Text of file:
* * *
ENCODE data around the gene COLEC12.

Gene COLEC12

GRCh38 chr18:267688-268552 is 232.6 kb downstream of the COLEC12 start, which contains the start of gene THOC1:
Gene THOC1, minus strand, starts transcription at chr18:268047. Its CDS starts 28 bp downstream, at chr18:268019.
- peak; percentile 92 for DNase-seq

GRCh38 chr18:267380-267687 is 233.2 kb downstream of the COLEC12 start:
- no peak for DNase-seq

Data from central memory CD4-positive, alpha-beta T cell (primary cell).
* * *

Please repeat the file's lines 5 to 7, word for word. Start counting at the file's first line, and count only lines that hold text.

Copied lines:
- peak; percentile 92 for DNase-seq

GRCh38 chr18:267380-267687 is 233.2 kb downstream of the COLEC12 start:
- no peak for DNase-seq